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Hmm, I guess I don't support this rule at all. Basically, I think everyone should feel free to improve any page on the wiki. With the exception of pages that are obviously personal essays (which are perfectly acceptable, as far as I'm concerned, as long as they're marked as such), I think all pages are fair game. Of course, it's very important to be polite (I'll do my best there but I ain't makin no guarantees :-) ). Let me give you some examples. If someone writes a page on topic T that I think pretty much gets the subject wrong factually--is straightforwardly mistaken, for whatever reason--then I'll feel perfectly free to replace the page with a completely new one that gets the facts right. On the other hand, if someone simply has overstated his case in one or two paragraphs, then I'll feel free to tone down the language. All of these things I'll feel free to do without asking anyone's permission. It's better that way simply because it's more efficient. This being a wiki, the author can always change things back--but if he's reasonable, he'll probably change it part-way back, and we can achieve a nice sort of consensus. -- Larry Sanger (violating his oath not to talk about the wiki I'll go write an article)

And who is the ultimate judge of what is overstated or biased...other than you...:-).

I guess, anyone who wants to change the page. Wiki being what it is, every person accessing can edit anything. --Jimbo Wales

Have a look at neutral point of view and make a Talk page there if you like. To answer your question, each competent, honest, unimpaired, intelligent person is capable of making this judgment, and I expect there would be considerable agreement on many cases. -- Larry Sanger---- I hope we are not heading to TheReasonableMan in law, or any such norm...Ouch!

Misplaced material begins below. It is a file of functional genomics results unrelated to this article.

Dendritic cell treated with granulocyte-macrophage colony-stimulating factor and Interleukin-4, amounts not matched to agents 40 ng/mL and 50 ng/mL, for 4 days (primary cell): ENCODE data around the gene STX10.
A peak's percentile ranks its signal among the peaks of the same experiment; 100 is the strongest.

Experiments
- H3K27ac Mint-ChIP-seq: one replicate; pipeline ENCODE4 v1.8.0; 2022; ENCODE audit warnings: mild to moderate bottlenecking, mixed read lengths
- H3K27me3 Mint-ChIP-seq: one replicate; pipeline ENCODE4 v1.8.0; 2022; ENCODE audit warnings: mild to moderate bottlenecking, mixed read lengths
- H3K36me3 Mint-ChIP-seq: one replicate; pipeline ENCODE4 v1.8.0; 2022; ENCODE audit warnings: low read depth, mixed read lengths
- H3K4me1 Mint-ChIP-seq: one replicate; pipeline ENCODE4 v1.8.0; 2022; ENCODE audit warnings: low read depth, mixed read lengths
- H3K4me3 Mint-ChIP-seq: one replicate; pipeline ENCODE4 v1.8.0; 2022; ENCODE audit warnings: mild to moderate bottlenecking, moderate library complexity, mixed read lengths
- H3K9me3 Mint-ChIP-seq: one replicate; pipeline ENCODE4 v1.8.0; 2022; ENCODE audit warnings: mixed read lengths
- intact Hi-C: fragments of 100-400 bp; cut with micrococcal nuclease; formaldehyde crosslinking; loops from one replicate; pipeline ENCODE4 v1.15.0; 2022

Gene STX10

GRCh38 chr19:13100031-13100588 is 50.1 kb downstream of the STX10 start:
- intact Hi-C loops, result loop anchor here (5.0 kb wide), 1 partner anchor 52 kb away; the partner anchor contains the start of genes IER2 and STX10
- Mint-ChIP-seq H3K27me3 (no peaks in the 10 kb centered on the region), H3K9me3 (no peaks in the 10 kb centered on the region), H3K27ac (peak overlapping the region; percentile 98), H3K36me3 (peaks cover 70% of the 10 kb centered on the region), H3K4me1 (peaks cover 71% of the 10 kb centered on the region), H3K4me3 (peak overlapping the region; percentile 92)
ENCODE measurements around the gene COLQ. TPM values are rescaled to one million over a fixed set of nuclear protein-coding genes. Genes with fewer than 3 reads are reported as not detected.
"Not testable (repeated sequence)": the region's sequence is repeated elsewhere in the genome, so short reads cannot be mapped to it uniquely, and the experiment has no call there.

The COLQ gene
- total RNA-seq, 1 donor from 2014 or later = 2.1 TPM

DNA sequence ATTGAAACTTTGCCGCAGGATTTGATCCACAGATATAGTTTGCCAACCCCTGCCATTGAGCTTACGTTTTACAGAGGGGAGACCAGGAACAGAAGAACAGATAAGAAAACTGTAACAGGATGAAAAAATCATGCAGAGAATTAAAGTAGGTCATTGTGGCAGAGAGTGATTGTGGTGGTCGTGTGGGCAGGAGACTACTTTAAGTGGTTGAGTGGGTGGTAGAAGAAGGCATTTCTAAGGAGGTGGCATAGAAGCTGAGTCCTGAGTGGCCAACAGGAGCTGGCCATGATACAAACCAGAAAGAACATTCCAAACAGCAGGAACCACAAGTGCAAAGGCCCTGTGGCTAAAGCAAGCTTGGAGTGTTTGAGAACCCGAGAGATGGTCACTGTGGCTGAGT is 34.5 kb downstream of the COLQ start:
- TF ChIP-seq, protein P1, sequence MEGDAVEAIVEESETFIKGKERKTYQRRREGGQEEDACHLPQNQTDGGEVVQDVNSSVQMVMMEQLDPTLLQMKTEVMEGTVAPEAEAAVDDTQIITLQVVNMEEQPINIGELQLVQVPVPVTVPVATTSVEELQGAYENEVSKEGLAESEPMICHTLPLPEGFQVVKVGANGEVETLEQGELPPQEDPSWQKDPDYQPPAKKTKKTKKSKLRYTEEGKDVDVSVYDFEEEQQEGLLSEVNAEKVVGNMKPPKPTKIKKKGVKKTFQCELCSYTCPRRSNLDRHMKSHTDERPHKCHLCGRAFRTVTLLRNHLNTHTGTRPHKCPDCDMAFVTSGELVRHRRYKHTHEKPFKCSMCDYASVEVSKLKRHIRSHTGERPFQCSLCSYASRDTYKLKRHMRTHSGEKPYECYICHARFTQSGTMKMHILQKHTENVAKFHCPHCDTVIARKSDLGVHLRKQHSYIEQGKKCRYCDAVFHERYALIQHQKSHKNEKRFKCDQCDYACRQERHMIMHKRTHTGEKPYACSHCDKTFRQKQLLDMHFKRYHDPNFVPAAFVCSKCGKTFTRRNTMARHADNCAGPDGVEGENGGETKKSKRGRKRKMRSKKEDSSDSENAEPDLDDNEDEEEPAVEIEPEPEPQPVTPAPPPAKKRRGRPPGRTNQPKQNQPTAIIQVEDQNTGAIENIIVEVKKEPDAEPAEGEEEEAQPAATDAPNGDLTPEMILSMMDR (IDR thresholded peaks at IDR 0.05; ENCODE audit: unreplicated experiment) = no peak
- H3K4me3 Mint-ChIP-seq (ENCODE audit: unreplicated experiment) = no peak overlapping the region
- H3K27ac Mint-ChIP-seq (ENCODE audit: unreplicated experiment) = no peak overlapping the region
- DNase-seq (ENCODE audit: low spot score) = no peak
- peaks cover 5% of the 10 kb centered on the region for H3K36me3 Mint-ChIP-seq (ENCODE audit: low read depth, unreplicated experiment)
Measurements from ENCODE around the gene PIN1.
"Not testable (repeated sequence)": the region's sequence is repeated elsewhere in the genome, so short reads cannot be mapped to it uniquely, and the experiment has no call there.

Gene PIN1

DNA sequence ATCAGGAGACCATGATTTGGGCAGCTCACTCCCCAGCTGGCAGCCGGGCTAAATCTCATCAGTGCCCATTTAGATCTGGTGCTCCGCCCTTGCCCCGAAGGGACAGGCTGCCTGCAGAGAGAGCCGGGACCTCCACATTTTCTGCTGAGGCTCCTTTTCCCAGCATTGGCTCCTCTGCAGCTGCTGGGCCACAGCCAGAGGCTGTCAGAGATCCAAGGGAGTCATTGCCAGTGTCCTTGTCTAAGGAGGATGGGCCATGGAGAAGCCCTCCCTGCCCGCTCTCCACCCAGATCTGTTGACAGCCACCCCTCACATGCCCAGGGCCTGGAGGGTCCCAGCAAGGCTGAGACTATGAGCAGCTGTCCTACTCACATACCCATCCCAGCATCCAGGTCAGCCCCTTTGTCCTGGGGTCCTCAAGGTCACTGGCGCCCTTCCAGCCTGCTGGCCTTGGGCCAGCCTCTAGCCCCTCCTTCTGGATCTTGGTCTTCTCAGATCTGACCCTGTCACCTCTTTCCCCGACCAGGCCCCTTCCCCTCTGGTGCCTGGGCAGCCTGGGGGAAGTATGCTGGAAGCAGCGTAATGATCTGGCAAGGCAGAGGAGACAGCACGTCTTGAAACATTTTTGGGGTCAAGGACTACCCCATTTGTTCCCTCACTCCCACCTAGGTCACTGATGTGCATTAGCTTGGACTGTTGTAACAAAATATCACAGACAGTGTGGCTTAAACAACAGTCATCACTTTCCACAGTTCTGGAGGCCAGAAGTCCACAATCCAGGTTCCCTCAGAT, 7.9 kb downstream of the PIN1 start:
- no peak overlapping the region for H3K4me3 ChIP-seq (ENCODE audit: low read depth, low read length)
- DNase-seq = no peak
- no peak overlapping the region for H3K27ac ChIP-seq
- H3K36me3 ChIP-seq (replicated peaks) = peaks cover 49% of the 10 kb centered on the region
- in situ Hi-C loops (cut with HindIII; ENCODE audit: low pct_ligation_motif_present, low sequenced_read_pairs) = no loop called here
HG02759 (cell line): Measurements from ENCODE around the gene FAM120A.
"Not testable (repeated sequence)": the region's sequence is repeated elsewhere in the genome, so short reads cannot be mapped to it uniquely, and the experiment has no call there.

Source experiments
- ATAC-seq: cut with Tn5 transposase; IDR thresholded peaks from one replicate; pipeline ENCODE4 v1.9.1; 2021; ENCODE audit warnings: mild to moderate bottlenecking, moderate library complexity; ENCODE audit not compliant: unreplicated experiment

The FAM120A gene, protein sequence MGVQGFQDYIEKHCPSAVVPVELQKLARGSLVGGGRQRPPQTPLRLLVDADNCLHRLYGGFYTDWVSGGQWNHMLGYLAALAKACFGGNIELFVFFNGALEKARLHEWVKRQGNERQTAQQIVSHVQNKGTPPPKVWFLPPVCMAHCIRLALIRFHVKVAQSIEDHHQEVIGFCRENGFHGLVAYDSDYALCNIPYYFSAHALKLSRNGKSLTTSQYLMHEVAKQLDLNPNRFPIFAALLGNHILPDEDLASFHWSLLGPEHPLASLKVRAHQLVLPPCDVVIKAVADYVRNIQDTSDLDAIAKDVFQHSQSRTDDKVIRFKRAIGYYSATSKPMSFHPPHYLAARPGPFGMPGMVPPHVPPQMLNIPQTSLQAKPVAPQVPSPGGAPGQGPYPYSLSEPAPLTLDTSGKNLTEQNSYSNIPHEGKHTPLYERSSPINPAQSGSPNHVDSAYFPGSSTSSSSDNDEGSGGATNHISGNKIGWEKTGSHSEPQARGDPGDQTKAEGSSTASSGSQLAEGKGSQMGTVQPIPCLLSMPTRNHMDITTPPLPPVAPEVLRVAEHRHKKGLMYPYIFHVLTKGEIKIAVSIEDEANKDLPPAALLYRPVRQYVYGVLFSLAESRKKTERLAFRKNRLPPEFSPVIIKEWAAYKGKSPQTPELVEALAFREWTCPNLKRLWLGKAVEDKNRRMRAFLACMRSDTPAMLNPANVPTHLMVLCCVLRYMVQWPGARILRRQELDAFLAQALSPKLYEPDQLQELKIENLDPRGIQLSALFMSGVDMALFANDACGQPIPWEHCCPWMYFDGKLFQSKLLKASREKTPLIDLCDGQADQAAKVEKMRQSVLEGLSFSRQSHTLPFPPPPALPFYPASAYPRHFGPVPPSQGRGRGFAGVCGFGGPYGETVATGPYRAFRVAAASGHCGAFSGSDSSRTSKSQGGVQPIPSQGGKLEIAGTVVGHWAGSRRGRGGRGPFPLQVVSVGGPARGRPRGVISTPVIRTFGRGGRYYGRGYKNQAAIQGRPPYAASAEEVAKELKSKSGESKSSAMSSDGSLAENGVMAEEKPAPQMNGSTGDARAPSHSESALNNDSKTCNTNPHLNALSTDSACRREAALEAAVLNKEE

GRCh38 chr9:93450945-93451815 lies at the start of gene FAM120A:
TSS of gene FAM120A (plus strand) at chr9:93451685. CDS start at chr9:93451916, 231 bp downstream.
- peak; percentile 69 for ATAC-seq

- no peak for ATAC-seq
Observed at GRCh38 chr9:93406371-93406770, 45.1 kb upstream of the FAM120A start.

I don't support this rule either, because the very mindset that a Wiki page has "an author" (as opposed to being an emergent property of the collaborative process) restricts the process by which pages can evolve. There is, however, one exception: commentary that is specifically credited to an author should not be changed for content, because that is tantamount to making a false quotation claim. It might still be OK to fix obvious spelling or grammar bugs. -- Lee Daniel Crocker

The "Give the author a change"-rule is in violation with/the same thing as/with a serious overlap of the editing policy. Would it be a good idea to join the two debates? LinusTolke

I regard this rule as a very bad idea. It would seriously get in the way of editing bad articles, of which there are plenty. Perhaps the rule was intended for hot-button topics like abortion to avoid constant flip-flop rewrites. In that case, the proposed rule should explicitly say so. --Robert Merkel